Personally I think you just need to find something you are interested in, to want to learn about. I think if a student finds relevance in what they are learning they are more motivated. I feel this is especially important in creating lifelong learners. They need something to motivate them and create that drive to learn more.  Everything I have been learning with my PIDP’s is relevant to my new career as an instructor.  I am new to instructing and am eager to learn. I have a feeling that even as I become more of an experience instructor my love for learning, and my journey of being a lifelong learner isn’t going to change. I have been a certified dental assistant for over 16 years and still I get excited about learning new materials, and gadgets. I know that my passion for instructing is going to keep me striving to continue learning.

IF I KNEW THEN: A Letter to Me on My First Day Teaching

I posted this video because these teachers are real, they are honest and they hold nothing back. They made me laugh, made me cry and made me nod my head in agreement. They don’t pretend that teaching is an easy job. They admit it’s hard but very rewarding.

Looking back to over 2 years ago, when I first started instructing, I wonder what advice future me would have given to help me prepare for my first day? I found it very hard coming into a program half way through the year. The students were unsure of me. They doubt my teaching skills, (no surprise since it was my first day EVER!!). It probably didn’t help I was only 4-5 years older than half of them. They had doubt, I had doubt, some days I still have doubt. Even though in two short years my confidence has grown, along with my teaching, it’s still hard work. Our program changes students every year. I feel I have to re-prove to each class that I have experience and that I am knowledgeable. I think this is why I feel this video needs to be reposted and also why I love the first chapter in Brookfield’s book. They both are straight from the heart, nothing hidden, nothing fake, just real comments to explain that teaching is an emotional roller coaster, with highs and lows, but so very much worth the work in the end!!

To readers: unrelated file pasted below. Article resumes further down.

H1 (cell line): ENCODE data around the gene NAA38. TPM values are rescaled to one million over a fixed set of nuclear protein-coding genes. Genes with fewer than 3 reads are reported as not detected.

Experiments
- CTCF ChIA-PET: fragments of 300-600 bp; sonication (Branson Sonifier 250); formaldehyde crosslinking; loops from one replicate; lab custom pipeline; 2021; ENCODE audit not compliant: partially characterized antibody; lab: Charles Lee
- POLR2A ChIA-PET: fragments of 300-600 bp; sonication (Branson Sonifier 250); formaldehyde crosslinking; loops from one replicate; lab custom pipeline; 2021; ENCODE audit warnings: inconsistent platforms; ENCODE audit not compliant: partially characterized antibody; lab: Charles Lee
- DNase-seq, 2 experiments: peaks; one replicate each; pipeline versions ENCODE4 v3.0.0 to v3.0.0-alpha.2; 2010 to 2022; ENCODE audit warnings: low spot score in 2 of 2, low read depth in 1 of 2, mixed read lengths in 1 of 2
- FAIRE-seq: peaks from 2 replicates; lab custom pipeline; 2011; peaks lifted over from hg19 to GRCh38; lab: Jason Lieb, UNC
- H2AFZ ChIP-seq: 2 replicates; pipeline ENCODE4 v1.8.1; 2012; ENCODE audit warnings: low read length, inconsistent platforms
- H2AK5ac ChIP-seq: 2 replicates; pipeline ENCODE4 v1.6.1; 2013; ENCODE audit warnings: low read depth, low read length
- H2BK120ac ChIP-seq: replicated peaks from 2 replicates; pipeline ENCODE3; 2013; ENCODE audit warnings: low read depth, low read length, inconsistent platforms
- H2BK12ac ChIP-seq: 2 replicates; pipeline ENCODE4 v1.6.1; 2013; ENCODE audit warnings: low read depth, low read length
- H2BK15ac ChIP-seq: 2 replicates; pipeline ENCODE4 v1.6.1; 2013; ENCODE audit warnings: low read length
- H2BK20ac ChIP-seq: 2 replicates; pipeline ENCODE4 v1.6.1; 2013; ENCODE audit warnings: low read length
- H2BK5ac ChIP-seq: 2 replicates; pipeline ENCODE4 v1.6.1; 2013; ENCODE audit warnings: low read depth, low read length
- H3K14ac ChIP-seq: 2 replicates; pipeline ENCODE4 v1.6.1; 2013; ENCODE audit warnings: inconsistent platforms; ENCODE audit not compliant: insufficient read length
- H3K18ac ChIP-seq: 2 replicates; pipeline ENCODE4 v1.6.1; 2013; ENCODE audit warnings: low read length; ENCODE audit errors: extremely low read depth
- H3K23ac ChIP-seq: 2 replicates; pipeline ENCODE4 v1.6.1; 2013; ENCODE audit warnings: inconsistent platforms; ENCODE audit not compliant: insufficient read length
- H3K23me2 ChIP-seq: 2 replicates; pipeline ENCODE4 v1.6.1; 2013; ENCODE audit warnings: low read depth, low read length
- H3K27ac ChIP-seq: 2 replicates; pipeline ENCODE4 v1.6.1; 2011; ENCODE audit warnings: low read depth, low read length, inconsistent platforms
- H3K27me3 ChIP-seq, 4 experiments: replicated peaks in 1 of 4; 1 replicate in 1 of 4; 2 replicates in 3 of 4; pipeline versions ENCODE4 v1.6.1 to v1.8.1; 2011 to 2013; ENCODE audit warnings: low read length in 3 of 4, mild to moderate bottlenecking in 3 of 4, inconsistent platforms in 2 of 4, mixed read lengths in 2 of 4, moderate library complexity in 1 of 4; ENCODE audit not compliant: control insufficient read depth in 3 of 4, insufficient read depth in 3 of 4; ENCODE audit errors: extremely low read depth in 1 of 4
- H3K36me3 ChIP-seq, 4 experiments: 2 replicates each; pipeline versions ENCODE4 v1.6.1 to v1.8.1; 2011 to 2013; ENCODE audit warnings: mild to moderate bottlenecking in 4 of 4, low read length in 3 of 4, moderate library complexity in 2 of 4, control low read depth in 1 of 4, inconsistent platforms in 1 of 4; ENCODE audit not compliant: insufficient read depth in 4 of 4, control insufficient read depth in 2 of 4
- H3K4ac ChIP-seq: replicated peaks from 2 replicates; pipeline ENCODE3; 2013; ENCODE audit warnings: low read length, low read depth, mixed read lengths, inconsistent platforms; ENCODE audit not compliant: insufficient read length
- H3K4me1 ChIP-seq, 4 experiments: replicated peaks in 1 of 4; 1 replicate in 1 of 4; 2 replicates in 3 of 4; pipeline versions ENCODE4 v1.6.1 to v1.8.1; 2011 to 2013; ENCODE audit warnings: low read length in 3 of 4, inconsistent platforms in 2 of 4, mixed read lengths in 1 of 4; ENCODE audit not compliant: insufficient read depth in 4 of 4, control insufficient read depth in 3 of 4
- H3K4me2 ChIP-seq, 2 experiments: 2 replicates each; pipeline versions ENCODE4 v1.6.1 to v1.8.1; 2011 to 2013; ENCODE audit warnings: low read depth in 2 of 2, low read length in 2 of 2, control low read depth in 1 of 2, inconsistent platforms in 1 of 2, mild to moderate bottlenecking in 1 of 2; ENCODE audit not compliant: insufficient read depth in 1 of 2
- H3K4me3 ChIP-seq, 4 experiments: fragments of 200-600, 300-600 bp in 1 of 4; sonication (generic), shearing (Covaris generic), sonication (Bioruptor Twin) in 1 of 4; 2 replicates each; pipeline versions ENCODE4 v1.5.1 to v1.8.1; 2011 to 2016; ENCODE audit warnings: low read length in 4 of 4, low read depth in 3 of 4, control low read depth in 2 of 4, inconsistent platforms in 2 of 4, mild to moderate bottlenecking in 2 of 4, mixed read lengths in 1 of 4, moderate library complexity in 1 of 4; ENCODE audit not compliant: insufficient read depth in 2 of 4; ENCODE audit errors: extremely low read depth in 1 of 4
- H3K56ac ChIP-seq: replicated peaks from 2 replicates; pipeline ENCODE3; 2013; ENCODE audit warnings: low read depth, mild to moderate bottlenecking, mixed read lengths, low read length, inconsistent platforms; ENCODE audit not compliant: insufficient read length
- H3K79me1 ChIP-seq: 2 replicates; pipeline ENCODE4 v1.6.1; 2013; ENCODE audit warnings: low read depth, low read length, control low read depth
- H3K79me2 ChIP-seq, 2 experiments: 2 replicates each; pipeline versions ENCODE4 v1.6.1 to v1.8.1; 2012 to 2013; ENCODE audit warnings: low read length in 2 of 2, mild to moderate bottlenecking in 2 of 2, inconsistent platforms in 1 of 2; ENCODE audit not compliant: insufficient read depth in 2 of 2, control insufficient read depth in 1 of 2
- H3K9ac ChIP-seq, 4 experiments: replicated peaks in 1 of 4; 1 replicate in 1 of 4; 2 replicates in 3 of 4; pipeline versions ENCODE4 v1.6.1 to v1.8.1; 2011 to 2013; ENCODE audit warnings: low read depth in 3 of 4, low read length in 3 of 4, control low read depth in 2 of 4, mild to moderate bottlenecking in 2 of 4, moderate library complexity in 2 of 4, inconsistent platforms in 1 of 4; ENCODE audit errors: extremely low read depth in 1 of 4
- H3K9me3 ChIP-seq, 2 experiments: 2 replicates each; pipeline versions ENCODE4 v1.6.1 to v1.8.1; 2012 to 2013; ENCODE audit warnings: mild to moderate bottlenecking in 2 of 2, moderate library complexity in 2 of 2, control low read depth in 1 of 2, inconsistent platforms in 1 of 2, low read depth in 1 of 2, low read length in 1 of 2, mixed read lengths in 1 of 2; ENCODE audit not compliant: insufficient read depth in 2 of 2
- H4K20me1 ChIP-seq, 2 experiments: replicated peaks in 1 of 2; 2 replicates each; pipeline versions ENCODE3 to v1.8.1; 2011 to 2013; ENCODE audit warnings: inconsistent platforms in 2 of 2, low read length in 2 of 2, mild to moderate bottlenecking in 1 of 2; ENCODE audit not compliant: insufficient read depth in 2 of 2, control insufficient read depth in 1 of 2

I wanted to include my favourite words of wisdom from the teacher’s in this video: